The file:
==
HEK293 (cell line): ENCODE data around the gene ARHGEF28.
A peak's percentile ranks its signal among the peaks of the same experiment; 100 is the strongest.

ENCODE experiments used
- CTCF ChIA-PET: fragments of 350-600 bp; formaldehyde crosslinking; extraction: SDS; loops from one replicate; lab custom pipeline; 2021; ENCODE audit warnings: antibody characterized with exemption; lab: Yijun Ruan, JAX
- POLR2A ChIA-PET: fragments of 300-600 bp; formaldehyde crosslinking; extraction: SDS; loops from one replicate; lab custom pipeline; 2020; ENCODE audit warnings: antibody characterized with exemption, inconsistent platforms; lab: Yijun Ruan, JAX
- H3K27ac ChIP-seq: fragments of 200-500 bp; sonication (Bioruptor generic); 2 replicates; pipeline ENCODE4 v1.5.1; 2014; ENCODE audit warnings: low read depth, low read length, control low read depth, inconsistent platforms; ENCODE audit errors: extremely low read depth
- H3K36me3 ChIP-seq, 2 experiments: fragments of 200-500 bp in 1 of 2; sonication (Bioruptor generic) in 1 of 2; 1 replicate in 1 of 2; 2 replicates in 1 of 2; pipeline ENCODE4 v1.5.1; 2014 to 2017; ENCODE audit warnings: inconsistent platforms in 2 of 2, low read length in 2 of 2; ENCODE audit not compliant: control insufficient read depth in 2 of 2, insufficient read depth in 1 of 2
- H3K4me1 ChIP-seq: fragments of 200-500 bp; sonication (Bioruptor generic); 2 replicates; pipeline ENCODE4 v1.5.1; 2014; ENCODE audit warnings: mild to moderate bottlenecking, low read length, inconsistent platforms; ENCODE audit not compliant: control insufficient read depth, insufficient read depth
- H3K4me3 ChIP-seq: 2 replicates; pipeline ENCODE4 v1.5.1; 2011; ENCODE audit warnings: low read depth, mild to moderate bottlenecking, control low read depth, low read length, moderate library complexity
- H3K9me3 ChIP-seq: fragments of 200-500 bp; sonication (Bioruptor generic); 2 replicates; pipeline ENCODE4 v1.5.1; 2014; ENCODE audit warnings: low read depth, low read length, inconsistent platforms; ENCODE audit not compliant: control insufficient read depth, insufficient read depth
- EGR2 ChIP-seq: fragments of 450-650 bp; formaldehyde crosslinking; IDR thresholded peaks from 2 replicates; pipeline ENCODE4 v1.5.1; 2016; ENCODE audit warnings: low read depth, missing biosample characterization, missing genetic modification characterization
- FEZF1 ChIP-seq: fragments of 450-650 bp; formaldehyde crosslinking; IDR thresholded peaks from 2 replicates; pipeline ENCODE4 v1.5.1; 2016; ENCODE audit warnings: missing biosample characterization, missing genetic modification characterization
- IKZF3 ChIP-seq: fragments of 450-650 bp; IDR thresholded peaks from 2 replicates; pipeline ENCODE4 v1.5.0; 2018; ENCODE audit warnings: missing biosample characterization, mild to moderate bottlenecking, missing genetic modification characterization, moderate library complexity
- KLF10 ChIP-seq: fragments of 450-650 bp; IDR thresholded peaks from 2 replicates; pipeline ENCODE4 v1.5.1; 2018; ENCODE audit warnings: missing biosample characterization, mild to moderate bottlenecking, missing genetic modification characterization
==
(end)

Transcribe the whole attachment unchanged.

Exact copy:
HEK293 (cell line): ENCODE data around the gene ARHGEF28.
A peak's percentile ranks its signal among the peaks of the same experiment; 100 is the strongest.

ENCODE experiments used
- CTCF ChIA-PET: fragments of 350-600 bp; formaldehyde crosslinking; extraction: SDS; loops from one replicate; lab custom pipeline; 2021; ENCODE audit warnings: antibody characterized with exemption; lab: Yijun Ruan, JAX
- POLR2A ChIA-PET: fragments of 300-600 bp; formaldehyde crosslinking; extraction: SDS; loops from one replicate; lab custom pipeline; 2020; ENCODE audit warnings: antibody characterized with exemption, inconsistent platforms; lab: Yijun Ruan, JAX
- H3K27ac ChIP-seq: fragments of 200-500 bp; sonication (Bioruptor generic); 2 replicates; pipeline ENCODE4 v1.5.1; 2014; ENCODE audit warnings: low read depth, low read length, control low read depth, inconsistent platforms; ENCODE audit errors: extremely low read depth
- H3K36me3 ChIP-seq, 2 experiments: fragments of 200-500 bp in 1 of 2; sonication (Bioruptor generic) in 1 of 2; 1 replicate in 1 of 2; 2 replicates in 1 of 2; pipeline ENCODE4 v1.5.1; 2014 to 2017; ENCODE audit warnings: inconsistent platforms in 2 of 2, low read length in 2 of 2; ENCODE audit not compliant: control insufficient read depth in 2 of 2, insufficient read depth in 1 of 2
- H3K4me1 ChIP-seq: fragments of 200-500 bp; sonication (Bioruptor generic); 2 replicates; pipeline ENCODE4 v1.5.1; 2014; ENCODE audit warnings: mild to moderate bottlenecking, low read length, inconsistent platforms; ENCODE audit not compliant: control insufficient read depth, insufficient read depth
- H3K4me3 ChIP-seq: 2 replicates; pipeline ENCODE4 v1.5.1; 2011; ENCODE audit warnings: low read depth, mild to moderate bottlenecking, control low read depth, low read length, moderate library complexity
- H3K9me3 ChIP-seq: fragments of 200-500 bp; sonication (Bioruptor generic); 2 replicates; pipeline ENCODE4 v1.5.1; 2014; ENCODE audit warnings: low read depth, low read length, inconsistent platforms; ENCODE audit not compliant: control insufficient read depth, insufficient read depth
- EGR2 ChIP-seq: fragments of 450-650 bp; formaldehyde crosslinking; IDR thresholded peaks from 2 replicates; pipeline ENCODE4 v1.5.1; 2016; ENCODE audit warnings: low read depth, missing biosample characterization, missing genetic modification characterization
- FEZF1 ChIP-seq: fragments of 450-650 bp; formaldehyde crosslinking; IDR thresholded peaks from 2 replicates; pipeline ENCODE4 v1.5.1; 2016; ENCODE audit warnings: missing biosample characterization, missing genetic modification characterization
- IKZF3 ChIP-seq: fragments of 450-650 bp; IDR thresholded peaks from 2 replicates; pipeline ENCODE4 v1.5.0; 2018; ENCODE audit warnings: missing biosample characterization, mild to moderate bottlenecking, missing genetic modification characterization, moderate library complexity
- KLF10 ChIP-seq: fragments of 450-650 bp; IDR thresholded peaks from 2 replicates; pipeline ENCODE4 v1.5.1; 2018; ENCODE audit warnings: missing biosample characterization, mild to moderate bottlenecking, missing genetic modification characterization